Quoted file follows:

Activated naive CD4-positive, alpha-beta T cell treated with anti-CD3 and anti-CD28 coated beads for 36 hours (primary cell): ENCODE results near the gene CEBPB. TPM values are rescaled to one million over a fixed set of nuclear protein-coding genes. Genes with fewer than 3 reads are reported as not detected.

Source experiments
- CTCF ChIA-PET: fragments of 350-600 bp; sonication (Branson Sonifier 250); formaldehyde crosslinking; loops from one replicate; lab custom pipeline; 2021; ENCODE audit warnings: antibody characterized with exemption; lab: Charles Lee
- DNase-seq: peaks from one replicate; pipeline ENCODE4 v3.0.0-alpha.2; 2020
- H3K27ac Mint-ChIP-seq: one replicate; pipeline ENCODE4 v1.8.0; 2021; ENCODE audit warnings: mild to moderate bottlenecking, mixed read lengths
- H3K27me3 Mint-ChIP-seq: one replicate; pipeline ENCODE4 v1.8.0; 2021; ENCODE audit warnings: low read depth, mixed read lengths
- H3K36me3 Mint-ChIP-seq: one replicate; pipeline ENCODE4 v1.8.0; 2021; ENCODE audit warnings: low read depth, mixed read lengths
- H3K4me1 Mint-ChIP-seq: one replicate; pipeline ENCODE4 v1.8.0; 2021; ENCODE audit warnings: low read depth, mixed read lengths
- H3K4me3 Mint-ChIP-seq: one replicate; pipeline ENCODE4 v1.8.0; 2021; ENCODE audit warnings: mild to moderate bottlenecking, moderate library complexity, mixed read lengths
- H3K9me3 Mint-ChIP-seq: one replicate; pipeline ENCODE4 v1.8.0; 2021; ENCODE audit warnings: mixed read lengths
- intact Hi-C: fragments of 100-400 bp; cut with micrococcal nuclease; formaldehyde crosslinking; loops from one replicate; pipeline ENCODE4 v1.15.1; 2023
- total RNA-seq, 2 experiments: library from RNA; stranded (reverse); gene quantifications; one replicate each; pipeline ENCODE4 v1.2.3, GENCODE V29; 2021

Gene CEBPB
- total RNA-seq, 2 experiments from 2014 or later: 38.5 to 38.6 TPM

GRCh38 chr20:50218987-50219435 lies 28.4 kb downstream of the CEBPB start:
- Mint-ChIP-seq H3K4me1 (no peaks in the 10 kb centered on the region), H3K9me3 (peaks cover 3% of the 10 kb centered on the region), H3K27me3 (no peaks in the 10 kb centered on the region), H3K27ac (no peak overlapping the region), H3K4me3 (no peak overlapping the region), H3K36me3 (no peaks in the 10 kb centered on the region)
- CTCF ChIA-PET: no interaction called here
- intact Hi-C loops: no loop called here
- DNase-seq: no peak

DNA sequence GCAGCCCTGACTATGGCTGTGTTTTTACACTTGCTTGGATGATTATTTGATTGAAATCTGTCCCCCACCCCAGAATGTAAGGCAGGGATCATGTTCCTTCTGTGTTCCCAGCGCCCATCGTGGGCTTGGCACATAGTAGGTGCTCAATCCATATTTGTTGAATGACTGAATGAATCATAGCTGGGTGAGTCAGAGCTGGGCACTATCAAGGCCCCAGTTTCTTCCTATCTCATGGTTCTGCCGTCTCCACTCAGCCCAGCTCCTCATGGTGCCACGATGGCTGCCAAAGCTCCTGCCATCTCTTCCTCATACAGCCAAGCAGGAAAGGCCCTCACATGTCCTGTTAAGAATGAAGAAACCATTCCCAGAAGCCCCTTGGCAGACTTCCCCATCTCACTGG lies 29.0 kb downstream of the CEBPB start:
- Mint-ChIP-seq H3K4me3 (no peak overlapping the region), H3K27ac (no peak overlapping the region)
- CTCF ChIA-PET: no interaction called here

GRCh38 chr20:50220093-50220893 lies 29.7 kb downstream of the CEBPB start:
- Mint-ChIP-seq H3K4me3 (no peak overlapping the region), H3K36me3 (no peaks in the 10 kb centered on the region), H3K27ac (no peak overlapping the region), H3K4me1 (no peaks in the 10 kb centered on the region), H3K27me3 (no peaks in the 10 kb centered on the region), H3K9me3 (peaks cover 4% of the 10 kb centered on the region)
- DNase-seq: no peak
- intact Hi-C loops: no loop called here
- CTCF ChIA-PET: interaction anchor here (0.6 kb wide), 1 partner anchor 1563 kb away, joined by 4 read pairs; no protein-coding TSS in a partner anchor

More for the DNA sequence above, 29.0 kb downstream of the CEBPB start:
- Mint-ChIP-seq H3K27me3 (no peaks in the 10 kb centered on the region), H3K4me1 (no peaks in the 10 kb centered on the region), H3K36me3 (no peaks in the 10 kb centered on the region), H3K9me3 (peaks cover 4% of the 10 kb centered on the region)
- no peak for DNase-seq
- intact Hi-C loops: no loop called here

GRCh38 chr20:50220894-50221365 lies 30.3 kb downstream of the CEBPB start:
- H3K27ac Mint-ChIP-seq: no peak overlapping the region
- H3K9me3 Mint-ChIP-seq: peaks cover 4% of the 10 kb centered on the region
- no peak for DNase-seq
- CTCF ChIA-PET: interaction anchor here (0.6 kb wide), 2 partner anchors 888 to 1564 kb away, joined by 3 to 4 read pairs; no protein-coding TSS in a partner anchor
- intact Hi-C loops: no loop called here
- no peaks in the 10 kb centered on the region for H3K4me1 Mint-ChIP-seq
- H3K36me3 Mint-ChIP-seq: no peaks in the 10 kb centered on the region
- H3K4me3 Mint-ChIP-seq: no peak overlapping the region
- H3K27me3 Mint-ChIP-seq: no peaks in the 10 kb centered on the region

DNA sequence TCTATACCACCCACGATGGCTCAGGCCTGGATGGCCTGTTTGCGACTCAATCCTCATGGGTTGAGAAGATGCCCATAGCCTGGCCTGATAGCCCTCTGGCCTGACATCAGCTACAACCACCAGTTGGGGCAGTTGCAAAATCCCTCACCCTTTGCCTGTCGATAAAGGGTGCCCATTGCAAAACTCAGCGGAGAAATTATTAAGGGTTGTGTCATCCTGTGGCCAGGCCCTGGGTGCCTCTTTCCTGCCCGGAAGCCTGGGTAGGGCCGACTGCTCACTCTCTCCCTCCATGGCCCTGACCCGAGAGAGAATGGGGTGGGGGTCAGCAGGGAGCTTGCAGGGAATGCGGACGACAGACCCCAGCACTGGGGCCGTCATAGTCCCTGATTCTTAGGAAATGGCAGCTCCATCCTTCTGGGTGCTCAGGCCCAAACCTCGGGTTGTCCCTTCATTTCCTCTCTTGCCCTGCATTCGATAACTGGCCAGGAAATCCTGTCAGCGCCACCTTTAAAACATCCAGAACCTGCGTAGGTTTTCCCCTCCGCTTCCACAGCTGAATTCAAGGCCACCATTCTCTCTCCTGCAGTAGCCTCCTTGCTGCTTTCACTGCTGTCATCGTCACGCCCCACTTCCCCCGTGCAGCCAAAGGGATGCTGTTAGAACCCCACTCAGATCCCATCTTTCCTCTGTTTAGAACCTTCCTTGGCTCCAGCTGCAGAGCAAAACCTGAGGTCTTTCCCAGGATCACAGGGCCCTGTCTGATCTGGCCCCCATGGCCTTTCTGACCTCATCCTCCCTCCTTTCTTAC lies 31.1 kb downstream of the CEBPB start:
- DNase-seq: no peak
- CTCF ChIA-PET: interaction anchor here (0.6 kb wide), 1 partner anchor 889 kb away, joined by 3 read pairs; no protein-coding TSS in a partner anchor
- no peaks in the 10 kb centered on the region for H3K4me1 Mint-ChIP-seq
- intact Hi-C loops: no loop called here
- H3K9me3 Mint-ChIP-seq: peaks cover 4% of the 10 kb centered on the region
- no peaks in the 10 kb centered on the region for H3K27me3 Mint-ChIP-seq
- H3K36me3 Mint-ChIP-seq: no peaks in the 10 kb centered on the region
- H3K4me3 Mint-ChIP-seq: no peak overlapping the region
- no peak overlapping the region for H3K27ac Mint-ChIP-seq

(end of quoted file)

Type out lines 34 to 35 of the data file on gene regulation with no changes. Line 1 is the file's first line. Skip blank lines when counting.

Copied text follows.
- H3K9me3 Mint-ChIP-seq: peaks cover 4% of the 10 kb centered on the region
- no peak for DNase-seq